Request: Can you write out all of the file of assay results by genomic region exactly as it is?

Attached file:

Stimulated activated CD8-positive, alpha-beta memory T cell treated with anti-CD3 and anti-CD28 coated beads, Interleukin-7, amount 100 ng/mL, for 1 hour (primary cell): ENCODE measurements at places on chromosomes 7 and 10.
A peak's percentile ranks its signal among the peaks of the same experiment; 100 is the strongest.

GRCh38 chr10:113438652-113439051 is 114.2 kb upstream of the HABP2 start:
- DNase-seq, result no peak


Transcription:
Stimulated activated CD8-positive, alpha-beta memory T cell treated with anti-CD3 and anti-CD28 coated beads, Interleukin-7, amount 100 ng/mL, for 1 hour (primary cell): ENCODE measurements at places on chromosomes 7 and 10.
A peak's percentile ranks its signal among the peaks of the same experiment; 100 is the strongest.

GRCh38 chr10:113438652-113439051 is 114.2 kb upstream of the HABP2 start:
- DNase-seq, result no peak